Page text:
A lesson some people learn too late:
Building a machine learning system is not like building regular software.
But unless you've done it before, you'd think it's all pretty much the same.
Here is a reason they are different and what you can do about it:
For the most part, regular software looks like this:
• Build once
• Run forever*
I know there's no such thing as *forever*. Things change all the time.
But this rate of change pales in comparison with machine learning systems. Here is an example:
A real, straightforward example:
You build a deep learning model to process pictures that users capture with their phones.
The goal of the model: recognize different shoe brands in the pictures.
Everything works, but something happens:
Apple releases a new iPhone.
A beautiful, groundbreaking new camera that is now packing pixels differently.
The pictures look stunning, but the model starts having problems.
Guess what happened?
We trained our model on different pictures.
The world changed, but our model didn't.
Although the new pictures aren't enough reason to break our model, there're enough differences to reduce its performance.
Unfortunately, there's more:
Nike just released a new pair of shoes. Adidas did the same.
Both go viral. Everyone is buying them!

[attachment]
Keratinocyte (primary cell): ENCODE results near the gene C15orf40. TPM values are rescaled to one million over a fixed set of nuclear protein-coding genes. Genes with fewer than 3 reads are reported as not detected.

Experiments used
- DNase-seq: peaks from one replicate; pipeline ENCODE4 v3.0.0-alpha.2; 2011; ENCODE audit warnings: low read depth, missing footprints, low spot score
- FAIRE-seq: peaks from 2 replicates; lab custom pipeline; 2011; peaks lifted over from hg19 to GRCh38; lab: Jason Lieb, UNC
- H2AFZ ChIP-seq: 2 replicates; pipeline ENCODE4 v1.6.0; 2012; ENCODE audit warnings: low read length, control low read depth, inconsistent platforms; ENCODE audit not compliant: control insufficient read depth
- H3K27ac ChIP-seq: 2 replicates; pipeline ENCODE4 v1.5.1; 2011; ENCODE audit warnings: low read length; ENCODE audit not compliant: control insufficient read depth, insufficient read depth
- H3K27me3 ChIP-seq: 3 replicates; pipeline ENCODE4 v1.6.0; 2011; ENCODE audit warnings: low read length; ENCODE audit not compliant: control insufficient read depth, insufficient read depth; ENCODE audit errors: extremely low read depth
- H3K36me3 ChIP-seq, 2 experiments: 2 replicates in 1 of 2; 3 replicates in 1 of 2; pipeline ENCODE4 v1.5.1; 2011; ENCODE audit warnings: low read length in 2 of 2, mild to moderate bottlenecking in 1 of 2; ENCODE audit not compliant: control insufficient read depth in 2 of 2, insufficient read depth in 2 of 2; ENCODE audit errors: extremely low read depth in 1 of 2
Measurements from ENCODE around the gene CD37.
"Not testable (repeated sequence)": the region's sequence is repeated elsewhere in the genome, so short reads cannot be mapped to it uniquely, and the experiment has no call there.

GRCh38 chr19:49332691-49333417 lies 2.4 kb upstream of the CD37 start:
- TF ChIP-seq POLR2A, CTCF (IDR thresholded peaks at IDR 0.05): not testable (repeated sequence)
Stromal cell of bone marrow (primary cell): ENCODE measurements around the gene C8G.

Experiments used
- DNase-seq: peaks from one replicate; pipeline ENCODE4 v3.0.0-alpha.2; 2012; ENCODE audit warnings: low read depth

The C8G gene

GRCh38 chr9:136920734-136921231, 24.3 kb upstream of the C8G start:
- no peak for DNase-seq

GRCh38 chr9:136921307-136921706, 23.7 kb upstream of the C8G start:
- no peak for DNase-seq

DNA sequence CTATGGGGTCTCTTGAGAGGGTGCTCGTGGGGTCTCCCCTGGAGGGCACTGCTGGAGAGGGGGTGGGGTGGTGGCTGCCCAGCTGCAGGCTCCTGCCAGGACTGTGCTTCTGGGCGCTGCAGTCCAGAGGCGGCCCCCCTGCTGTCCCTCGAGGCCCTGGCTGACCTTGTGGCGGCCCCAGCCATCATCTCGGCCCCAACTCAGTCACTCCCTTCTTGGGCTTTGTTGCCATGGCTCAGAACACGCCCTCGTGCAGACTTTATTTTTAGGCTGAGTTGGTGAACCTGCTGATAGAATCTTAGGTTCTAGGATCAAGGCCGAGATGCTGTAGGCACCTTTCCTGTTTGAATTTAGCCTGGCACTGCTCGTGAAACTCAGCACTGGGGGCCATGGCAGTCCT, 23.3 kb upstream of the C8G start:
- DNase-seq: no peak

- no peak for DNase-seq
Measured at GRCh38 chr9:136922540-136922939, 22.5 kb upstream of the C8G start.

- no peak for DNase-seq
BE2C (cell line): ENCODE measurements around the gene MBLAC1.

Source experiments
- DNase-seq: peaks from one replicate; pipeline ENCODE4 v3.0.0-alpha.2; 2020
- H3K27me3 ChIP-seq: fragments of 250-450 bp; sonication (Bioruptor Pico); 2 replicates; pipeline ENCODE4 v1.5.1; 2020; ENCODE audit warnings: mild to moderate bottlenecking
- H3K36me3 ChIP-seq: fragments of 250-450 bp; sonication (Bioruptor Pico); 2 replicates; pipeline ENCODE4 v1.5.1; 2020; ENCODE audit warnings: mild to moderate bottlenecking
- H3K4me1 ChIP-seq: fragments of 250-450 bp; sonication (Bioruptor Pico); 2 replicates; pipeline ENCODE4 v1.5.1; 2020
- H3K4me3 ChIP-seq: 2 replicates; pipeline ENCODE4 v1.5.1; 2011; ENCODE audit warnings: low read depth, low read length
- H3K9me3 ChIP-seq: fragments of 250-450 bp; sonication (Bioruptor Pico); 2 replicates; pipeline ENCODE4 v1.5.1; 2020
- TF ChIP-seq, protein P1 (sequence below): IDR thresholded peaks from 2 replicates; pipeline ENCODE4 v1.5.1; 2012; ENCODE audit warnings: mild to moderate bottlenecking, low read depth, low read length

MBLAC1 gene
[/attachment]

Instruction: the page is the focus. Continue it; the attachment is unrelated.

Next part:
When we trained our model, these shoes didn't exist. We didn't know about them, so our model doesn't either.
The model's performance takes another hit.
It's been a few weeks. We had an excellent system that turned into a mediocre one.
The model is the same. The world isn't.
In machine learning, we call this problem "drift."
Specifically, I gave you examples of data and concept drift.
It's natural for those who haven't built complete systems before to assume their work is done as soon as they finish training their model.
In reality, that's when the work truly starts.
Building a model is simple. Building a model that works is another ball game.
Interestingly, most people know how to tackle drift.
But they are missing a critical step: They realize that drift happens when it's too late.
When everything breaks, they scramble and fix things.
You need to do better. You need good *monitoring*.
Monitoring helps you see problems coming.
More often than not, it gives you time to react before your system breaks.
I've tried to implement a monitoring system myself.
I'd rather eat glass, so I have a recommendation for you:
gives you what you need to answer two questions:
1. Am I going to have a problem with my model?
2. Do I already have a problem with my model?
Not having a robust monitoring system is like driving a car without a gas gauge.
For those who prefer to build everything in-house:
A poorly designed monitoring system is worse than no system at all.
A broken alarm at home that doesn't go off when the thieves come in will make you think everything is fine.
Until it's too late.
Every week, I break down machine learning concepts to give you ideas on applying them in real-life situations.
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